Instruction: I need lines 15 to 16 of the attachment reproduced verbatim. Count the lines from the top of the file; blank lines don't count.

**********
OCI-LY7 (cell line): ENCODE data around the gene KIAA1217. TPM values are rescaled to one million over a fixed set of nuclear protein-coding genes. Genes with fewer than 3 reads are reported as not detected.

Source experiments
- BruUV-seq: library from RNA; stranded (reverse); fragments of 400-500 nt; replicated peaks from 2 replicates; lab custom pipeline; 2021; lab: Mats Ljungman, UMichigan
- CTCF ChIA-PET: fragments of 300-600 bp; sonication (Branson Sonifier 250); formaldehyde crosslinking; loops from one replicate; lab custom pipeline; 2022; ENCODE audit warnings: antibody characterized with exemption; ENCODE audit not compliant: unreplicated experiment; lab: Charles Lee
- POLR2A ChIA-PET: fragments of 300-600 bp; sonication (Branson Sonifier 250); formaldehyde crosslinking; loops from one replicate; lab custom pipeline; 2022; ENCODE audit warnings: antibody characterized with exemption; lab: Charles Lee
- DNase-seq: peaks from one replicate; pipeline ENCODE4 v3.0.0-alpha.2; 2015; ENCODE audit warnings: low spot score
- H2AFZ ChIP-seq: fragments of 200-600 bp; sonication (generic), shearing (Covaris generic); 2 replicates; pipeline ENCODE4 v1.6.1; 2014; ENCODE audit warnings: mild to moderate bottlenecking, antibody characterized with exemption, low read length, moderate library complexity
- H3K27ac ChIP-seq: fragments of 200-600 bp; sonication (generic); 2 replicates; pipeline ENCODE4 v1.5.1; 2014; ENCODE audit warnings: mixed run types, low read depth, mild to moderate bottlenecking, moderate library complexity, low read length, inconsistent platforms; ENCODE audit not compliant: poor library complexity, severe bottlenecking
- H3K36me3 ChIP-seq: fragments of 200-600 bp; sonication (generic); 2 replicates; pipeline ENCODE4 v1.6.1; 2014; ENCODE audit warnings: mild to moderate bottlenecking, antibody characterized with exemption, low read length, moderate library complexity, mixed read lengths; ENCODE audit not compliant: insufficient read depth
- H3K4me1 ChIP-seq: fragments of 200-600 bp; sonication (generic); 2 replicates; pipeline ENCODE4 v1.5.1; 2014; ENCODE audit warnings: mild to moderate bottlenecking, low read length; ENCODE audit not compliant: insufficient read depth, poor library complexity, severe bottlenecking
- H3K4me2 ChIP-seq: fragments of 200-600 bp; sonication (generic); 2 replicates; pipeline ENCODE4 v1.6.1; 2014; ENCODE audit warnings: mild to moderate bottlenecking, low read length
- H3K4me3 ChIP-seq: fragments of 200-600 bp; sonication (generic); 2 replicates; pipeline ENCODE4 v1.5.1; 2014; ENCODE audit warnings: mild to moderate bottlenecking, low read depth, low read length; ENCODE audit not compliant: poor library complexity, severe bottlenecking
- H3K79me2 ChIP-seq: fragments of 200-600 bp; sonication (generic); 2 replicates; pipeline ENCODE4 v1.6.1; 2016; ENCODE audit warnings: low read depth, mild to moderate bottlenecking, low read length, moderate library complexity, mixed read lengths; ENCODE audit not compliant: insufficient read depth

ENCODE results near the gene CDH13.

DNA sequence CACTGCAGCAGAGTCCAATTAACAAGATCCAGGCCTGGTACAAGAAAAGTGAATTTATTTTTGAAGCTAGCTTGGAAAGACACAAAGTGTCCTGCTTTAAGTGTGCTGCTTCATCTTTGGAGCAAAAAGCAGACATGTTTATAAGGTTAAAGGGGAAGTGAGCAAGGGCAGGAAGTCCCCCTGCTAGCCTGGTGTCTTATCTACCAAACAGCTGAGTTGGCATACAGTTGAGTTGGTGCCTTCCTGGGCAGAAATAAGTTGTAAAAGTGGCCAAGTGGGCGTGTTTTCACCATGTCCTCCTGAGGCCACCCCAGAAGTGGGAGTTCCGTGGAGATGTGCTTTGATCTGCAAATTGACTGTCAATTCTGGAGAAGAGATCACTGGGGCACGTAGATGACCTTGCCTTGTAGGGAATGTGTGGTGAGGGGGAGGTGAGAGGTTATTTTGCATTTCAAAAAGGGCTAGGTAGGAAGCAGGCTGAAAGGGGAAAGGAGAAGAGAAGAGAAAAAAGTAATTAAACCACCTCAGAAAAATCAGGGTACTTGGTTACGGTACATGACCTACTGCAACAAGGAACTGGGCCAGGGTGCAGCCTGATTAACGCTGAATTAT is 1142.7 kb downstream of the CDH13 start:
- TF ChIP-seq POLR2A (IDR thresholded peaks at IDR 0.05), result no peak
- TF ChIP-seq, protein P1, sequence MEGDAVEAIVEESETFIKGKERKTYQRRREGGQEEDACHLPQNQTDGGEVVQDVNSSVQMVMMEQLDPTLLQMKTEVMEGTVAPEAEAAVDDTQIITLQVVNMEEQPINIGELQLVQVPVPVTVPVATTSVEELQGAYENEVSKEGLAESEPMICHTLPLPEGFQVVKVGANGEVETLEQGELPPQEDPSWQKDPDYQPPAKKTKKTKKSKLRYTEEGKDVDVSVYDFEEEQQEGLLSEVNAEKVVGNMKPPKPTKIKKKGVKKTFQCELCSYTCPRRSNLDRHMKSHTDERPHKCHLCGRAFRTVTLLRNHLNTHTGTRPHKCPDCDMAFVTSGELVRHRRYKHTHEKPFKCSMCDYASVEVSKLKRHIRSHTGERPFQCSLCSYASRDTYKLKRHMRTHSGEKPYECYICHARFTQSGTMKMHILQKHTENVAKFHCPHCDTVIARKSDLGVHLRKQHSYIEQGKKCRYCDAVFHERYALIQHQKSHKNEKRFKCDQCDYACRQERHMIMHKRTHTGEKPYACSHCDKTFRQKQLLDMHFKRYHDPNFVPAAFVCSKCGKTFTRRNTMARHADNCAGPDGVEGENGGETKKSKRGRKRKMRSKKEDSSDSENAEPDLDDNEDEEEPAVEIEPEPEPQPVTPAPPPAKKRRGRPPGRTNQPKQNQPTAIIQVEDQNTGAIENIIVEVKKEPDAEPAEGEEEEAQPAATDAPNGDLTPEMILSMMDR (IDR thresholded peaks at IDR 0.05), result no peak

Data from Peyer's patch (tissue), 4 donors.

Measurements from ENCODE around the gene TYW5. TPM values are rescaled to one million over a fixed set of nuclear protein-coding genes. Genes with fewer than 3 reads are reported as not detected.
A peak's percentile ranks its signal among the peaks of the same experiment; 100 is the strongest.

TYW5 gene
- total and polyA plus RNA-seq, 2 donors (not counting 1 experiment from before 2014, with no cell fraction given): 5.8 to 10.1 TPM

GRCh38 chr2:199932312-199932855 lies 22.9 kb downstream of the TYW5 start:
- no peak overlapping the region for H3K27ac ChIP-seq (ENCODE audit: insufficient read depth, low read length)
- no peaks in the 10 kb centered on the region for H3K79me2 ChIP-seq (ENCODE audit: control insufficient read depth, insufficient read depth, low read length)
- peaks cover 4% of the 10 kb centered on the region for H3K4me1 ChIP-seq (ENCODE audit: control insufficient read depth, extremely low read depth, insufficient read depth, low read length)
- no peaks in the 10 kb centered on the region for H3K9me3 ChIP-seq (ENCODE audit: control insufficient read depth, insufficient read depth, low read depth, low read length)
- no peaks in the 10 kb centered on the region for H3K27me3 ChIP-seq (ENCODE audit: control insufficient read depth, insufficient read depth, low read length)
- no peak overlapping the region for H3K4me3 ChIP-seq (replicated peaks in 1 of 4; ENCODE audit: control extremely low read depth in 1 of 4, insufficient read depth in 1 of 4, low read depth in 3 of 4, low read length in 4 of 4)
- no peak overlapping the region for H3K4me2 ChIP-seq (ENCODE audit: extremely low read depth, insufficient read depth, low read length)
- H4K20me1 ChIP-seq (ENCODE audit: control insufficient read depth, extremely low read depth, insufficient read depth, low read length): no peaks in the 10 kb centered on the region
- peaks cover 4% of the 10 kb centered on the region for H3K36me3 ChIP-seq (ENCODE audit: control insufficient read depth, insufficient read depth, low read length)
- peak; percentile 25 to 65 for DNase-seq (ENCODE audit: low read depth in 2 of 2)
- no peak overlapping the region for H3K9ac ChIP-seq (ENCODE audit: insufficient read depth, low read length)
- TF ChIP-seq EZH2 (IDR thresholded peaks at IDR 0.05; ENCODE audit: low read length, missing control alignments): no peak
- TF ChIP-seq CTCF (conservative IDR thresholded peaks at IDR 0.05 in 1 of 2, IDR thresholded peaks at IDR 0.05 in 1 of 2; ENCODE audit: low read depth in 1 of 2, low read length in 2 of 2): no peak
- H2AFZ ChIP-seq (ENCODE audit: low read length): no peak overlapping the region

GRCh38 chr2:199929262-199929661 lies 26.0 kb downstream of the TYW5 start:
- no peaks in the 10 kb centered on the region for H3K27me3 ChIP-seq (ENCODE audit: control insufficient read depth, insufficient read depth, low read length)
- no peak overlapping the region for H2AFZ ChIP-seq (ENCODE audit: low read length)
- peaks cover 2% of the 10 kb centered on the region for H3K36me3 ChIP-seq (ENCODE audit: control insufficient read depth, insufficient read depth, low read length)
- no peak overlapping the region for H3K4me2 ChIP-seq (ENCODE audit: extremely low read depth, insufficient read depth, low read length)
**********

DNA sequence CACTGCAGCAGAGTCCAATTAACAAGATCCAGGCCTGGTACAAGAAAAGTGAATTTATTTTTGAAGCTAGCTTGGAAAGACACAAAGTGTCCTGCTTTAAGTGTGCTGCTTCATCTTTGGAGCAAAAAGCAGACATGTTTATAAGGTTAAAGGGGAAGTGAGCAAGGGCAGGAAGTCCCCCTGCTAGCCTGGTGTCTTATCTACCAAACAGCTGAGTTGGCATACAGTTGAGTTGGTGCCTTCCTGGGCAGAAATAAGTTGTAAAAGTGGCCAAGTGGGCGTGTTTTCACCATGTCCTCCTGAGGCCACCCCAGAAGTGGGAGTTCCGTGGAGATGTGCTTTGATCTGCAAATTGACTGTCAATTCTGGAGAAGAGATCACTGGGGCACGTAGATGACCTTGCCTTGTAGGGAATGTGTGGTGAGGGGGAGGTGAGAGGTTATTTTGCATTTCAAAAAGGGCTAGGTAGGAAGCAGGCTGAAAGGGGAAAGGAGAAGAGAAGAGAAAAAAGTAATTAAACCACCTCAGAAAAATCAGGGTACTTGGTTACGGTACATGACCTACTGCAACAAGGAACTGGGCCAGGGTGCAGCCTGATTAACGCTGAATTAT is 1142.7 kb downstream of the CDH13 start:
- TF ChIP-seq POLR2A (IDR thresholded peaks at IDR 0.05), result no peak